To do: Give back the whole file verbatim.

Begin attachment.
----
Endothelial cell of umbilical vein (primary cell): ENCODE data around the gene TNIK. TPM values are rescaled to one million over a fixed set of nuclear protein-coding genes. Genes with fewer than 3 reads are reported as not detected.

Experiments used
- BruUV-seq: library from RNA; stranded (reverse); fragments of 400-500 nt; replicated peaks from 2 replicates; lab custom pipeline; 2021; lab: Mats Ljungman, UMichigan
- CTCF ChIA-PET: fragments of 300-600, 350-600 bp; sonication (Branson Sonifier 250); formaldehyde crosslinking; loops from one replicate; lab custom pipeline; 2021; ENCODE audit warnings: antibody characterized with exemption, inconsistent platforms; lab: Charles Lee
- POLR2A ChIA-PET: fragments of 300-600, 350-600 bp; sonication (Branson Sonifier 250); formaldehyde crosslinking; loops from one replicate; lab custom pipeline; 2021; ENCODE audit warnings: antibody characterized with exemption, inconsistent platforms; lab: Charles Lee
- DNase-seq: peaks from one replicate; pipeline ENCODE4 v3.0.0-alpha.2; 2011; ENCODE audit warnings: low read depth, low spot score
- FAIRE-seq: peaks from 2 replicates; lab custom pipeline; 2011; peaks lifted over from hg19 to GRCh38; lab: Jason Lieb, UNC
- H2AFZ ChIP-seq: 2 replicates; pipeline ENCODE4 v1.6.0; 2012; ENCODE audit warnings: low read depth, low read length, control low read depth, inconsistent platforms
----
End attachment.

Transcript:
Endothelial cell of umbilical vein (primary cell): ENCODE data around the gene TNIK. TPM values are rescaled to one million over a fixed set of nuclear protein-coding genes. Genes with fewer than 3 reads are reported as not detected.

Experiments used
- BruUV-seq: library from RNA; stranded (reverse); fragments of 400-500 nt; replicated peaks from 2 replicates; lab custom pipeline; 2021; lab: Mats Ljungman, UMichigan
- CTCF ChIA-PET: fragments of 300-600, 350-600 bp; sonication (Branson Sonifier 250); formaldehyde crosslinking; loops from one replicate; lab custom pipeline; 2021; ENCODE audit warnings: antibody characterized with exemption, inconsistent platforms; lab: Charles Lee
- POLR2A ChIA-PET: fragments of 300-600, 350-600 bp; sonication (Branson Sonifier 250); formaldehyde crosslinking; loops from one replicate; lab custom pipeline; 2021; ENCODE audit warnings: antibody characterized with exemption, inconsistent platforms; lab: Charles Lee
- DNase-seq: peaks from one replicate; pipeline ENCODE4 v3.0.0-alpha.2; 2011; ENCODE audit warnings: low read depth, low spot score
- FAIRE-seq: peaks from 2 replicates; lab custom pipeline; 2011; peaks lifted over from hg19 to GRCh38; lab: Jason Lieb, UNC
- H2AFZ ChIP-seq: 2 replicates; pipeline ENCODE4 v1.6.0; 2012; ENCODE audit warnings: low read depth, low read length, control low read depth, inconsistent platforms